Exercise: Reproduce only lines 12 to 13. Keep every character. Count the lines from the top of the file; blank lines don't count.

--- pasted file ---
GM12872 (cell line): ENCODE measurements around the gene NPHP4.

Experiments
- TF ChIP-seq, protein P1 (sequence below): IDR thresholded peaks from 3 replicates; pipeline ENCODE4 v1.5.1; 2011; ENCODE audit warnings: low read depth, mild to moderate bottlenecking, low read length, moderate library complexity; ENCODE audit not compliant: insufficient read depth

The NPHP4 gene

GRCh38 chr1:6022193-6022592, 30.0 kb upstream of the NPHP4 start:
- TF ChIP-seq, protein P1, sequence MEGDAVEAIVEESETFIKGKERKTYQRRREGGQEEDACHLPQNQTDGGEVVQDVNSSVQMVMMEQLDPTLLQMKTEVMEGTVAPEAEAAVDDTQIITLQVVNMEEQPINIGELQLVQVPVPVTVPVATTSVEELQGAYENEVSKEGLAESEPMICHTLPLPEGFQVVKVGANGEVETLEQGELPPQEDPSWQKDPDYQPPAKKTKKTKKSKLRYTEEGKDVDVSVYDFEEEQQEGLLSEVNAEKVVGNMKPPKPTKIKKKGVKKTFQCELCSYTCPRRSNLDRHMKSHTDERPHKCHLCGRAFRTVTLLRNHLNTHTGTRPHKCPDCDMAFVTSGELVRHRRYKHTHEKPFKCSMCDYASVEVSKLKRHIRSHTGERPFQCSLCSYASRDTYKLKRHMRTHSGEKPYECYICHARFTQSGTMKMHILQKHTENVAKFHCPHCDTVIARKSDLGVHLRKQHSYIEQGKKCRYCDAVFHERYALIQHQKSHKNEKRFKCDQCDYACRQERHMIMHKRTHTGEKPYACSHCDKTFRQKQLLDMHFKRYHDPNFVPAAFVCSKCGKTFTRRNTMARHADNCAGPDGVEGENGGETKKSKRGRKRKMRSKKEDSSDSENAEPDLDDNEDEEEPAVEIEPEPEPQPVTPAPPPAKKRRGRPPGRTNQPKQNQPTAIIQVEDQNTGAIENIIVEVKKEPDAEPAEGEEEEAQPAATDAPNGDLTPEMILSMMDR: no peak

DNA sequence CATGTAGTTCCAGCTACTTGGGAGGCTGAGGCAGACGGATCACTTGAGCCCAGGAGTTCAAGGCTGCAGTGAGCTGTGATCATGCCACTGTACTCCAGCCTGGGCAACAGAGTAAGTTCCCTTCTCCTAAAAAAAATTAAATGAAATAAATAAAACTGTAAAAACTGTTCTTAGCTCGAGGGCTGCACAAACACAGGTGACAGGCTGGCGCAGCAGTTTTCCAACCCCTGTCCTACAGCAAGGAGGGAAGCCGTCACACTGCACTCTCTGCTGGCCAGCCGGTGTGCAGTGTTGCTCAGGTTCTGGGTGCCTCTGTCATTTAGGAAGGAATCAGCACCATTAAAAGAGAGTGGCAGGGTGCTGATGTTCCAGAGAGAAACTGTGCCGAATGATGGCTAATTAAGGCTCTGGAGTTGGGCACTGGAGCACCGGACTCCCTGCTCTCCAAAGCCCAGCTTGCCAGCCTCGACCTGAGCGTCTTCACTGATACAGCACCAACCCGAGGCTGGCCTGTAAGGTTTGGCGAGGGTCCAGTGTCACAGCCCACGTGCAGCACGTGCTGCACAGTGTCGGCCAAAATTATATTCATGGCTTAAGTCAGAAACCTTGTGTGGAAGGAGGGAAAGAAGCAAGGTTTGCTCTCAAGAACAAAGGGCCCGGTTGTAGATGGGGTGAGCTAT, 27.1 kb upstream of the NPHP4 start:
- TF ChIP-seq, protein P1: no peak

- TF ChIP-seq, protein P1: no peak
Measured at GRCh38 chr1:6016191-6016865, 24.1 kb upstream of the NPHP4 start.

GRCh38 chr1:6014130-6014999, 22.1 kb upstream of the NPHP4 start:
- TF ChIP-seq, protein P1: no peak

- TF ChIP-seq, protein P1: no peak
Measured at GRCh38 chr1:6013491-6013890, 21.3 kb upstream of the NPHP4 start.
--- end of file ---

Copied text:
- TF ChIP-seq, protein P1: no peak

- TF ChIP-seq, protein P1: no peak